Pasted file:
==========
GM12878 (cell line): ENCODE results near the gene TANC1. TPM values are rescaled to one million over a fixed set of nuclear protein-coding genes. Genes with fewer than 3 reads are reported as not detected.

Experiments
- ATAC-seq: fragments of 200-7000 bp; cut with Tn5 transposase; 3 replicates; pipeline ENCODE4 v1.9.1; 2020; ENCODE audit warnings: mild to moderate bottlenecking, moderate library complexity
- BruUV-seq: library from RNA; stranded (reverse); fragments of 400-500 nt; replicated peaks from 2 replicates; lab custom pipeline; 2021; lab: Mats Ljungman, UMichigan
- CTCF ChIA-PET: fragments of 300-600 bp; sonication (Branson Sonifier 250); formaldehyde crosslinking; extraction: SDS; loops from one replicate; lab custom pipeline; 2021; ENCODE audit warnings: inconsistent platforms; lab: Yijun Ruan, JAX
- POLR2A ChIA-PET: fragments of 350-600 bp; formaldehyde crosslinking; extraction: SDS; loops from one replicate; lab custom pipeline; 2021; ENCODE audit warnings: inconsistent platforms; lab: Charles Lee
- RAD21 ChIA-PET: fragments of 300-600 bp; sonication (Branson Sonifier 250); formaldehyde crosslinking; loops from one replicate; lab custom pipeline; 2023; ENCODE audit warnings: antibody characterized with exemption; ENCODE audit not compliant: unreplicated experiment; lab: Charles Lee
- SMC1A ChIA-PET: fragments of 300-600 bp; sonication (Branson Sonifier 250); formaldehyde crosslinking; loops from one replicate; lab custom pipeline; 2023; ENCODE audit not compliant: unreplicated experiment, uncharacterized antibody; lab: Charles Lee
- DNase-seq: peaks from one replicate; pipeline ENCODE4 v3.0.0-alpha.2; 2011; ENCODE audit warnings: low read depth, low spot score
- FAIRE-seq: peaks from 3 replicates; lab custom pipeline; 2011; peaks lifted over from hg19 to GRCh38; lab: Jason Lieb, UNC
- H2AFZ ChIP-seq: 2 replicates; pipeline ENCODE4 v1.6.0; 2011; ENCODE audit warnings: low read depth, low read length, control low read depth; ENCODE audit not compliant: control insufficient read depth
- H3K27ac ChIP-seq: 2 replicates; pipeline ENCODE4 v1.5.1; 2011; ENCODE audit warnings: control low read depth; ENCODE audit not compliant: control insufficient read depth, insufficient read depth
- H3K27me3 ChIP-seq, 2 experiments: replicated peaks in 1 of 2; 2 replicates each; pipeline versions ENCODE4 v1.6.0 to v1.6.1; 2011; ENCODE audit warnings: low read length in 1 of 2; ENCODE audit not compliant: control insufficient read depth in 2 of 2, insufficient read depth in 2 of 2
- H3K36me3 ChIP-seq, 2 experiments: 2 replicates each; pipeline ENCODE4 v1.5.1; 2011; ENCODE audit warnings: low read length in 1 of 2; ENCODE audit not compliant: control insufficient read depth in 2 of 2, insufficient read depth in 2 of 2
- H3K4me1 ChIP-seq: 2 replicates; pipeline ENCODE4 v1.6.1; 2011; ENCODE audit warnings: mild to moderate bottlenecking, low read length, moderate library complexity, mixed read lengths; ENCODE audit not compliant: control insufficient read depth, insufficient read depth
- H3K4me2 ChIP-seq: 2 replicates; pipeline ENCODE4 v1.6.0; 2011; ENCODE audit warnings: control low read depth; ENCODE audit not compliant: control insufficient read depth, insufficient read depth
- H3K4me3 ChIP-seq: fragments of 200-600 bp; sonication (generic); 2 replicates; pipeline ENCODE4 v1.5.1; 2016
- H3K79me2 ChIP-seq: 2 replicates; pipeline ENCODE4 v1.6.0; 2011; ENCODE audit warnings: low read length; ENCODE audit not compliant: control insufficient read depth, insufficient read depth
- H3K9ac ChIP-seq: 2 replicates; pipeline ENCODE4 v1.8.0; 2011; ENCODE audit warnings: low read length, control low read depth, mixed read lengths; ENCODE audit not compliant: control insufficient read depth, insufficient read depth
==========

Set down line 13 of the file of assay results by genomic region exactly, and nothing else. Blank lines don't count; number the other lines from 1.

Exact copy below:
- H3K27me3 ChIP-seq, 2 experiments: replicated peaks in 1 of 2; 2 replicates each; pipeline versions ENCODE4 v1.6.0 to v1.6.1; 2011; ENCODE audit warnings: low read length in 1 of 2; ENCODE audit not compliant: control insufficient read depth in 2 of 2, insufficient read depth in 2 of 2